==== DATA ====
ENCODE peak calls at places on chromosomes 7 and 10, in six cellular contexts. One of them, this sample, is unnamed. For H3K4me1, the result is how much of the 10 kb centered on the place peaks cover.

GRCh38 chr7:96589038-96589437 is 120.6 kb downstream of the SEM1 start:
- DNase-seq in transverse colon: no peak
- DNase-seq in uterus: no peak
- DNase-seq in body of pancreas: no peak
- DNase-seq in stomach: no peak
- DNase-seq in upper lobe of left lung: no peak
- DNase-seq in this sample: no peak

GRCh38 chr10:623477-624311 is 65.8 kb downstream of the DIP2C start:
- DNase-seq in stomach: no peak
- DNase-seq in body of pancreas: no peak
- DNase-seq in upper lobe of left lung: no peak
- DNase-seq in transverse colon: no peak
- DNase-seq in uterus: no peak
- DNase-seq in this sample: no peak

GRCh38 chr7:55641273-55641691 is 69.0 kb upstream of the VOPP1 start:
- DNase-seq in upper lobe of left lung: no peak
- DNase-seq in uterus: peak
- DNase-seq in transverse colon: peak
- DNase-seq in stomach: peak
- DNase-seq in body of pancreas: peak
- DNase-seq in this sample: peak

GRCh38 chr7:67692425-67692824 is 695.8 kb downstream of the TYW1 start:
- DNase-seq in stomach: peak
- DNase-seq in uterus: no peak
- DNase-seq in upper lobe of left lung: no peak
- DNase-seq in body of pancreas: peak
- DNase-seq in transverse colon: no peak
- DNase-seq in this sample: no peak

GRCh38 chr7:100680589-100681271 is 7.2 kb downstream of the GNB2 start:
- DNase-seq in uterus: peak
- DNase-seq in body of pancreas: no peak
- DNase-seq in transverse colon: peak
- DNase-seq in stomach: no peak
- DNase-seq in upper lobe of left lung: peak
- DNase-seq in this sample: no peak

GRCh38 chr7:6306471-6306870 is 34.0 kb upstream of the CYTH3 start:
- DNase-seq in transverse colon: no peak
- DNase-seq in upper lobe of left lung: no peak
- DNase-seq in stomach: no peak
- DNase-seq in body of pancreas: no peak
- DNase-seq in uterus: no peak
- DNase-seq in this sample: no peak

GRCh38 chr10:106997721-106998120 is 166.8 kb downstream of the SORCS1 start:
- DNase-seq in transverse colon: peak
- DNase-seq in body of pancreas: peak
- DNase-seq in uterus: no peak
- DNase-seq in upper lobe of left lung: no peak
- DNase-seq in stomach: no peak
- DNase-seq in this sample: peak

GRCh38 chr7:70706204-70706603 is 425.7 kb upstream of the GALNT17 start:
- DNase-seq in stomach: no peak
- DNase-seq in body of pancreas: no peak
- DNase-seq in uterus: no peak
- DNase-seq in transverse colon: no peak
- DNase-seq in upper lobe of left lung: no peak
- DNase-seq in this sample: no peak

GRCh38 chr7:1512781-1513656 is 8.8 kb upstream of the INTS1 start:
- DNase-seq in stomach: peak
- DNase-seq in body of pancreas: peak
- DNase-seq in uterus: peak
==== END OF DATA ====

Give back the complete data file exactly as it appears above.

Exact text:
ENCODE peak calls at places on chromosomes 7 and 10, in six cellular contexts. One of them, this sample, is unnamed. For H3K4me1, the result is how much of the 10 kb centered on the place peaks cover.

GRCh38 chr7:96589038-96589437 is 120.6 kb downstream of the SEM1 start:
- DNase-seq in transverse colon: no peak
- DNase-seq in uterus: no peak
- DNase-seq in body of pancreas: no peak
- DNase-seq in stomach: no peak
- DNase-seq in upper lobe of left lung: no peak
- DNase-seq in this sample: no peak

GRCh38 chr10:623477-624311 is 65.8 kb downstream of the DIP2C start:
- DNase-seq in stomach: no peak
- DNase-seq in body of pancreas: no peak
- DNase-seq in upper lobe of left lung: no peak
- DNase-seq in transverse colon: no peak
- DNase-seq in uterus: no peak
- DNase-seq in this sample: no peak

GRCh38 chr7:55641273-55641691 is 69.0 kb upstream of the VOPP1 start:
- DNase-seq in upper lobe of left lung: no peak
- DNase-seq in uterus: peak
- DNase-seq in transverse colon: peak
- DNase-seq in stomach: peak
- DNase-seq in body of pancreas: peak
- DNase-seq in this sample: peak

GRCh38 chr7:67692425-67692824 is 695.8 kb downstream of the TYW1 start:
- DNase-seq in stomach: peak
- DNase-seq in uterus: no peak
- DNase-seq in upper lobe of left lung: no peak
- DNase-seq in body of pancreas: peak
- DNase-seq in transverse colon: no peak
- DNase-seq in this sample: no peak

GRCh38 chr7:100680589-100681271 is 7.2 kb downstream of the GNB2 start:
- DNase-seq in uterus: peak
- DNase-seq in body of pancreas: no peak
- DNase-seq in transverse colon: peak
- DNase-seq in stomach: no peak
- DNase-seq in upper lobe of left lung: peak
- DNase-seq in this sample: no peak

GRCh38 chr7:6306471-6306870 is 34.0 kb upstream of the CYTH3 start:
- DNase-seq in transverse colon: no peak
- DNase-seq in upper lobe of left lung: no peak
- DNase-seq in stomach: no peak
- DNase-seq in body of pancreas: no peak
- DNase-seq in uterus: no peak
- DNase-seq in this sample: no peak

GRCh38 chr10:106997721-106998120 is 166.8 kb downstream of the SORCS1 start:
- DNase-seq in transverse colon: peak
- DNase-seq in body of pancreas: peak
- DNase-seq in uterus: no peak
- DNase-seq in upper lobe of left lung: no peak
- DNase-seq in stomach: no peak
- DNase-seq in this sample: peak

GRCh38 chr7:70706204-70706603 is 425.7 kb upstream of the GALNT17 start:
- DNase-seq in stomach: no peak
- DNase-seq in body of pancreas: no peak
- DNase-seq in uterus: no peak
- DNase-seq in transverse colon: no peak
- DNase-seq in upper lobe of left lung: no peak
- DNase-seq in this sample: no peak

GRCh38 chr7:1512781-1513656 is 8.8 kb upstream of the INTS1 start:
- DNase-seq in stomach: peak
- DNase-seq in body of pancreas: peak
- DNase-seq in uterus: peak